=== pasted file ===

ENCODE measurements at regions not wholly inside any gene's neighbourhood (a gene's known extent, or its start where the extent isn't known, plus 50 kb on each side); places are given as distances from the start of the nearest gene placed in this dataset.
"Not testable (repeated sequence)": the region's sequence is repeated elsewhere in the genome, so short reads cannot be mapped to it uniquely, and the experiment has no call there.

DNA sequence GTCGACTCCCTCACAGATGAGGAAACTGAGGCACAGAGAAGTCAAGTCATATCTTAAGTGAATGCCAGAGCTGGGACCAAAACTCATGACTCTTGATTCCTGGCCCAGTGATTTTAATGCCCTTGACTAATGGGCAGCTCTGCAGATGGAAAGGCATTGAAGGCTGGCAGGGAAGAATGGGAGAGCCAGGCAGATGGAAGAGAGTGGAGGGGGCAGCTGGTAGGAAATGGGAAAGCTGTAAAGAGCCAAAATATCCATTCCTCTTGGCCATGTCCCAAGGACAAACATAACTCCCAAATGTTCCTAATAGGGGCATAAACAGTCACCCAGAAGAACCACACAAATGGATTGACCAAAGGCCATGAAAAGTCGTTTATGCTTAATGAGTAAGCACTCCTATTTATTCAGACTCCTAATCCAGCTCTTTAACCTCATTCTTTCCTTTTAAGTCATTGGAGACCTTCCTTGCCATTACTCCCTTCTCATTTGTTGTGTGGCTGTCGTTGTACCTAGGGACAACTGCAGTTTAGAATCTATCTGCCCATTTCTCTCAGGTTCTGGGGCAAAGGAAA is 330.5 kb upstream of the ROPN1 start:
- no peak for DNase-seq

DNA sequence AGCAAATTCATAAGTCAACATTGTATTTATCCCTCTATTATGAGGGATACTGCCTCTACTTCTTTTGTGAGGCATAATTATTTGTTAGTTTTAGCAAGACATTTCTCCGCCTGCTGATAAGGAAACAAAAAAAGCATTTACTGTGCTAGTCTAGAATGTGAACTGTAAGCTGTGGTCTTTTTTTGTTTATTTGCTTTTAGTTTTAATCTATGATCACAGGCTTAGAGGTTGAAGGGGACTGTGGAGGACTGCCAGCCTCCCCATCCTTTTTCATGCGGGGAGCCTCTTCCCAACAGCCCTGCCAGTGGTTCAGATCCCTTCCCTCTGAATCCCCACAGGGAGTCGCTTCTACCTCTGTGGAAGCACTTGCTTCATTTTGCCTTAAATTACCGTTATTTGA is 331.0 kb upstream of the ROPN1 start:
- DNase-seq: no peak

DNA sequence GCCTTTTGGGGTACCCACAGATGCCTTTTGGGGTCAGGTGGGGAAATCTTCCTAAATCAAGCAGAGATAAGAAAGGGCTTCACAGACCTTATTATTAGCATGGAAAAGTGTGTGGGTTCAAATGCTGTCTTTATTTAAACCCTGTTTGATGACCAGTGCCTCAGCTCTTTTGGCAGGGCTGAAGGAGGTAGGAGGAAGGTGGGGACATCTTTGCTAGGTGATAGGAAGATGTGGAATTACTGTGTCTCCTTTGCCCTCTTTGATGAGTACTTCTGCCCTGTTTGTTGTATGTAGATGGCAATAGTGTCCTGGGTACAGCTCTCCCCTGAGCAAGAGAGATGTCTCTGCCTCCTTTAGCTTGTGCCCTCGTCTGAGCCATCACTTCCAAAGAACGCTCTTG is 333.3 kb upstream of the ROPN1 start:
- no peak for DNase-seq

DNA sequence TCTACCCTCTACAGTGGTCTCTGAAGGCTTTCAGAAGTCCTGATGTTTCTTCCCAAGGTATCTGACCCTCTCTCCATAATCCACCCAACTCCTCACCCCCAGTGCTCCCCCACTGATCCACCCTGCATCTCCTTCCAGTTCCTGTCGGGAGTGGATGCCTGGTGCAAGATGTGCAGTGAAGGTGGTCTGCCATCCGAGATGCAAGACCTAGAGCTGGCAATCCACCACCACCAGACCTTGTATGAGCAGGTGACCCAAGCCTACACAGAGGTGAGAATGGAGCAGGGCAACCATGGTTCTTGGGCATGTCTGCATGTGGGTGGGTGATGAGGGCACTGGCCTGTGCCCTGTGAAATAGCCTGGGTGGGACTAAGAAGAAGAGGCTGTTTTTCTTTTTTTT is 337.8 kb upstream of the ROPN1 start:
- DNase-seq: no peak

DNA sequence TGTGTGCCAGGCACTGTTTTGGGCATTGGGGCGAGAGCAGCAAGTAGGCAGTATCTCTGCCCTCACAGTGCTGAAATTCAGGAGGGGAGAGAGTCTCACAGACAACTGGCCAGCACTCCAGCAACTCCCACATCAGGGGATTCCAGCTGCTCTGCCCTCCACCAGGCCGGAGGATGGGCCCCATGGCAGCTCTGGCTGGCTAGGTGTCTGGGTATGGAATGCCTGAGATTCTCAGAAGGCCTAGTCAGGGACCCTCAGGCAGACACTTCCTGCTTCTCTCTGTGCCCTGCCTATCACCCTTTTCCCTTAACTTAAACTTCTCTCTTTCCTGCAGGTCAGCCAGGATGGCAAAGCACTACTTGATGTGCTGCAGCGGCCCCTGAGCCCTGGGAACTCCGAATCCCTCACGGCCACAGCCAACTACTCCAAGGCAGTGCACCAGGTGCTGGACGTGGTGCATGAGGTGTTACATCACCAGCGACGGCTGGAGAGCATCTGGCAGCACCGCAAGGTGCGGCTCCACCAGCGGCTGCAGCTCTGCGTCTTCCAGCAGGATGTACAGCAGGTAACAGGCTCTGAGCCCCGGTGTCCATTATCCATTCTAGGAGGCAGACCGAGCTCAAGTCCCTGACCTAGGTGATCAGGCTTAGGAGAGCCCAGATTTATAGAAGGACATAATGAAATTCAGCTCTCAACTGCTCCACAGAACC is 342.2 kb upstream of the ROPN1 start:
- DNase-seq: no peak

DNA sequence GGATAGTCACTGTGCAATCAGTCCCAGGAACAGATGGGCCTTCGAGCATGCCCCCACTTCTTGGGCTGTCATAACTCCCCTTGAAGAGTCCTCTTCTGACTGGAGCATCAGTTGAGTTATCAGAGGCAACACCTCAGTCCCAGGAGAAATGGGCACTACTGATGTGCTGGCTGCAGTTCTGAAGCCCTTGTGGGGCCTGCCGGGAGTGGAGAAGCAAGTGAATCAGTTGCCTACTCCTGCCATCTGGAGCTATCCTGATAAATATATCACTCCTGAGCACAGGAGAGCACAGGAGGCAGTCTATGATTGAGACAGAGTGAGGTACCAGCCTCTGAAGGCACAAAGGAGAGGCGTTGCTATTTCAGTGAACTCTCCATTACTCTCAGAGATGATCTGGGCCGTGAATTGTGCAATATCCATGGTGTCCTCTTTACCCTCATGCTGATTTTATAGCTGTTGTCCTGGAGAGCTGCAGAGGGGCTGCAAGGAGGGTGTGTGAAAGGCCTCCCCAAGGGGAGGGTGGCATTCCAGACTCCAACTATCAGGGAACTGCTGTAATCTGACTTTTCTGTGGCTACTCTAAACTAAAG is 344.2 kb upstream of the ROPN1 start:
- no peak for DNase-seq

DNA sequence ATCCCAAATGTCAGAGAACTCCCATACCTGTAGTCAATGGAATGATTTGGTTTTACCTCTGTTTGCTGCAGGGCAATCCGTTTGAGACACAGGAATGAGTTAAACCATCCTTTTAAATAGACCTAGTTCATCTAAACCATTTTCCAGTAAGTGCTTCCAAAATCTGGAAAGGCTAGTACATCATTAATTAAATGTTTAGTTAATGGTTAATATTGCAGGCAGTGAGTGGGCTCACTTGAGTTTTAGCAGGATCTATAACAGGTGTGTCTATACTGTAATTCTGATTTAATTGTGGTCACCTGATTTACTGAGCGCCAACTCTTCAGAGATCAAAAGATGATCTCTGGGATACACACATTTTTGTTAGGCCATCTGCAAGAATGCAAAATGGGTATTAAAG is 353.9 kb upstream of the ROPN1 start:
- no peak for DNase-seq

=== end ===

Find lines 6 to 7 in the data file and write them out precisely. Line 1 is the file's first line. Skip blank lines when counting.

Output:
- DNase-seq: no peak

DNA sequence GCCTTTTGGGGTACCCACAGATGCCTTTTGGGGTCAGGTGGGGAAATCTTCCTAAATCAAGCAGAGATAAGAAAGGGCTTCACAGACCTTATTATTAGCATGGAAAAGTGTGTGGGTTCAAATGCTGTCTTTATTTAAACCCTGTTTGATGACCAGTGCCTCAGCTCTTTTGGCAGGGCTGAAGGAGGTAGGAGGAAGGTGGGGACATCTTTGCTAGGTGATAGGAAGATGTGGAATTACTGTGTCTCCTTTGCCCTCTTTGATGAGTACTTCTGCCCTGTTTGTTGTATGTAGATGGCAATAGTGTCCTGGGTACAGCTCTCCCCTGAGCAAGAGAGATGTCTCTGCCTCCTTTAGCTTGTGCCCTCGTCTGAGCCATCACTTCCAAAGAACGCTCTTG is 333.3 kb upstream of the ROPN1 start: